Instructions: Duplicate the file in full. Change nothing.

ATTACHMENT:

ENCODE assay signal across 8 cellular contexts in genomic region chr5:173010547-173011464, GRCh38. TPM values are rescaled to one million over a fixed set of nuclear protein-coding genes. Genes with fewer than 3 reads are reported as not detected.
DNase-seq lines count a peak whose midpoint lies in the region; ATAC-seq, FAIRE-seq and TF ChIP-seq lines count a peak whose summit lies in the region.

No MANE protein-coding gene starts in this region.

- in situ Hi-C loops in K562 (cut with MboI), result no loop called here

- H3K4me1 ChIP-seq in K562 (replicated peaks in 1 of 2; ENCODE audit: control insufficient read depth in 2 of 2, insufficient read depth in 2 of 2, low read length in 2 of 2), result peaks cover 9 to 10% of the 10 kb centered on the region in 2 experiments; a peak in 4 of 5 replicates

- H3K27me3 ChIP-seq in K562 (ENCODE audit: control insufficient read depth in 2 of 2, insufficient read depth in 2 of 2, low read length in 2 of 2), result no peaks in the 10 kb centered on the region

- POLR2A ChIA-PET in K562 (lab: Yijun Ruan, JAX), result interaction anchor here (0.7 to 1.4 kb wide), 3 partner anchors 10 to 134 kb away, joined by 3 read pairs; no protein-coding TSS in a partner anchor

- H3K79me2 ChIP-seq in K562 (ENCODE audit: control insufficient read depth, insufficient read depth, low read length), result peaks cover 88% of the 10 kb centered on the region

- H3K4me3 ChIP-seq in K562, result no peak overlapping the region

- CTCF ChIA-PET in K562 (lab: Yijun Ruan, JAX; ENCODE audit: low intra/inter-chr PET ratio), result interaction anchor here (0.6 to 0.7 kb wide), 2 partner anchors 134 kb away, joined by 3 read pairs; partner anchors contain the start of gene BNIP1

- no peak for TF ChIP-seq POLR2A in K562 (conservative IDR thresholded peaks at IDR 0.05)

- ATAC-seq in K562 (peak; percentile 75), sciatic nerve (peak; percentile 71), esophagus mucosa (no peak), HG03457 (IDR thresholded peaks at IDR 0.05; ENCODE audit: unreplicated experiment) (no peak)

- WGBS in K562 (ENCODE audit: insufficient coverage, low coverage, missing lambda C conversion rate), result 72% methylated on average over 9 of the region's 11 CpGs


ENCODE assay signal across 8 cellular contexts in genomic region chr5:173010547-173011464, GRCh38. TPM values are rescaled to one million over a fixed set of nuclear protein-coding genes. Genes with fewer than 3 reads are reported as not detected.
DNase-seq lines count a peak whose midpoint lies in the region; ATAC-seq, FAIRE-seq and TF ChIP-seq lines count a peak whose summit lies in the region.

No MANE protein-coding gene starts in this region.

- in situ Hi-C loops in K562 (cut with MboI), result no loop called here

- H3K4me1 ChIP-seq in K562 (replicated peaks in 1 of 2; ENCODE audit: control insufficient read depth in 2 of 2, insufficient read depth in 2 of 2, low read length in 2 of 2), result peaks cover 9 to 10% of the 10 kb centered on the region in 2 experiments; a peak in 4 of 5 replicates

- H3K27me3 ChIP-seq in K562 (ENCODE audit: control insufficient read depth in 2 of 2, insufficient read depth in 2 of 2, low read length in 2 of 2), result no peaks in the 10 kb centered on the region

- POLR2A ChIA-PET in K562 (lab: Yijun Ruan, JAX), result interaction anchor here (0.7 to 1.4 kb wide), 3 partner anchors 10 to 134 kb away, joined by 3 read pairs; no protein-coding TSS in a partner anchor

- H3K79me2 ChIP-seq in K562 (ENCODE audit: control insufficient read depth, insufficient read depth, low read length), result peaks cover 88% of the 10 kb centered on the region

- H3K4me3 ChIP-seq in K562, result no peak overlapping the region

- CTCF ChIA-PET in K562 (lab: Yijun Ruan, JAX; ENCODE audit: low intra/inter-chr PET ratio), result interaction anchor here (0.6 to 0.7 kb wide), 2 partner anchors 134 kb away, joined by 3 read pairs; partner anchors contain the start of gene BNIP1

- no peak for TF ChIP-seq POLR2A in K562 (conservative IDR thresholded peaks at IDR 0.05)

- ATAC-seq in K562 (peak; percentile 75), sciatic nerve (peak; percentile 71), esophagus mucosa (no peak), HG03457 (IDR thresholded peaks at IDR 0.05; ENCODE audit: unreplicated experiment) (no peak)

- WGBS in K562 (ENCODE audit: insufficient coverage, low coverage, missing lambda C conversion rate), result 72% methylated on average over 9 of the region's 11 CpGs